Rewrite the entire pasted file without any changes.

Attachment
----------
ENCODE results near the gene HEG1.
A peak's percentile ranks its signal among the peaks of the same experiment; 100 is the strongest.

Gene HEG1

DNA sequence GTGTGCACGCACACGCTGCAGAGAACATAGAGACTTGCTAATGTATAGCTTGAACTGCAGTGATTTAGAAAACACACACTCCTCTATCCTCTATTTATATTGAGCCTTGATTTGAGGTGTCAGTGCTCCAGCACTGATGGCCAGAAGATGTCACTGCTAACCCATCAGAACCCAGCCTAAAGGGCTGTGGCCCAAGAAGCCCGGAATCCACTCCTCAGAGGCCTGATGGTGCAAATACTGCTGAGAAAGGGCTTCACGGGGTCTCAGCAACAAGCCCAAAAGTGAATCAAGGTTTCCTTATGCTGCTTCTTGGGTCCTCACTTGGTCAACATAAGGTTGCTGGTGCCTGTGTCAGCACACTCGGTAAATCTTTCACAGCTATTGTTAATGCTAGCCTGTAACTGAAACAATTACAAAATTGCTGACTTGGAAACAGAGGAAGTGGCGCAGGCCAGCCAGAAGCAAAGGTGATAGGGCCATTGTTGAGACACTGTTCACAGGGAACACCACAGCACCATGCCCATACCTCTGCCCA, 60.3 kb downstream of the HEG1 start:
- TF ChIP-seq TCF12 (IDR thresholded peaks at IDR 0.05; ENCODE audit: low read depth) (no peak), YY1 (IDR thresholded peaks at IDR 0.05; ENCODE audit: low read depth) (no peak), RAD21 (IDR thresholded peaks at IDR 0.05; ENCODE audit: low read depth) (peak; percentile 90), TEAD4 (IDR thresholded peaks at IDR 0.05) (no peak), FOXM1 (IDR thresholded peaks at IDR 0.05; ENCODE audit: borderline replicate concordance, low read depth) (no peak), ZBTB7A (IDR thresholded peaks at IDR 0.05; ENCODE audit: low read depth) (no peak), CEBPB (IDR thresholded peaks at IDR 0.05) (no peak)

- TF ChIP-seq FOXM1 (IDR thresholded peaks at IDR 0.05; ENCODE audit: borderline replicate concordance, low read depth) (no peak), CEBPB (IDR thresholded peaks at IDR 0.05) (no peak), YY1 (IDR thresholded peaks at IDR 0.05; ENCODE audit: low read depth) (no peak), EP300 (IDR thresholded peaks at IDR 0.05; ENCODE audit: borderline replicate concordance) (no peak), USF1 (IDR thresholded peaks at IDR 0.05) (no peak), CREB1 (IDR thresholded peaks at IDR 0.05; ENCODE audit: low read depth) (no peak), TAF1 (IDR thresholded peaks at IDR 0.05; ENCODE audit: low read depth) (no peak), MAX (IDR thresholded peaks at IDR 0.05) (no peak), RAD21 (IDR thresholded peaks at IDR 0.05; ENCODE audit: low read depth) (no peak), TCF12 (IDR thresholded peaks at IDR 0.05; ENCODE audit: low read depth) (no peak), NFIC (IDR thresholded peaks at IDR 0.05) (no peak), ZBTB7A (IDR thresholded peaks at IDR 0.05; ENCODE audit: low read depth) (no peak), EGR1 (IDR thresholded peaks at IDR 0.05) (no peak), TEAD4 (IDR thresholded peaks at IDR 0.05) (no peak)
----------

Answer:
ENCODE results near the gene HEG1.
A peak's percentile ranks its signal among the peaks of the same experiment; 100 is the strongest.

Gene HEG1

DNA sequence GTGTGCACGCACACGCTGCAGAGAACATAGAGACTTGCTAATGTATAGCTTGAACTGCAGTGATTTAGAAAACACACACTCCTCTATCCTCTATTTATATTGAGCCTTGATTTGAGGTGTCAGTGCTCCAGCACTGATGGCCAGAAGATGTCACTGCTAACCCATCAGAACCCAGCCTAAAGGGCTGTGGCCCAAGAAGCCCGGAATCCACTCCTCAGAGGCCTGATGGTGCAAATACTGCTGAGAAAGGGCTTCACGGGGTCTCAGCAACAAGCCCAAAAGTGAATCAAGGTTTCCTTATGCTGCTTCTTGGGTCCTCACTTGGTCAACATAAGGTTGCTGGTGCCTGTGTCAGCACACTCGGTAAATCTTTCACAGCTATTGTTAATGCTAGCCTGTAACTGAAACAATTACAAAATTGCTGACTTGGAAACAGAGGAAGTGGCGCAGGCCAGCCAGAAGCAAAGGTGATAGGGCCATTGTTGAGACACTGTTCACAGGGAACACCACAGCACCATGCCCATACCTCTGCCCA, 60.3 kb downstream of the HEG1 start:
- TF ChIP-seq TCF12 (IDR thresholded peaks at IDR 0.05; ENCODE audit: low read depth) (no peak), YY1 (IDR thresholded peaks at IDR 0.05; ENCODE audit: low read depth) (no peak), RAD21 (IDR thresholded peaks at IDR 0.05; ENCODE audit: low read depth) (peak; percentile 90), TEAD4 (IDR thresholded peaks at IDR 0.05) (no peak), FOXM1 (IDR thresholded peaks at IDR 0.05; ENCODE audit: borderline replicate concordance, low read depth) (no peak), ZBTB7A (IDR thresholded peaks at IDR 0.05; ENCODE audit: low read depth) (no peak), CEBPB (IDR thresholded peaks at IDR 0.05) (no peak)

- TF ChIP-seq FOXM1 (IDR thresholded peaks at IDR 0.05; ENCODE audit: borderline replicate concordance, low read depth) (no peak), CEBPB (IDR thresholded peaks at IDR 0.05) (no peak), YY1 (IDR thresholded peaks at IDR 0.05; ENCODE audit: low read depth) (no peak), EP300 (IDR thresholded peaks at IDR 0.05; ENCODE audit: borderline replicate concordance) (no peak), USF1 (IDR thresholded peaks at IDR 0.05) (no peak), CREB1 (IDR thresholded peaks at IDR 0.05; ENCODE audit: low read depth) (no peak), TAF1 (IDR thresholded peaks at IDR 0.05; ENCODE audit: low read depth) (no peak), MAX (IDR thresholded peaks at IDR 0.05) (no peak), RAD21 (IDR thresholded peaks at IDR 0.05; ENCODE audit: low read depth) (no peak), TCF12 (IDR thresholded peaks at IDR 0.05; ENCODE audit: low read depth) (no peak), NFIC (IDR thresholded peaks at IDR 0.05) (no peak), ZBTB7A (IDR thresholded peaks at IDR 0.05; ENCODE audit: low read depth) (no peak), EGR1 (IDR thresholded peaks at IDR 0.05) (no peak), TEAD4 (IDR thresholded peaks at IDR 0.05) (no peak)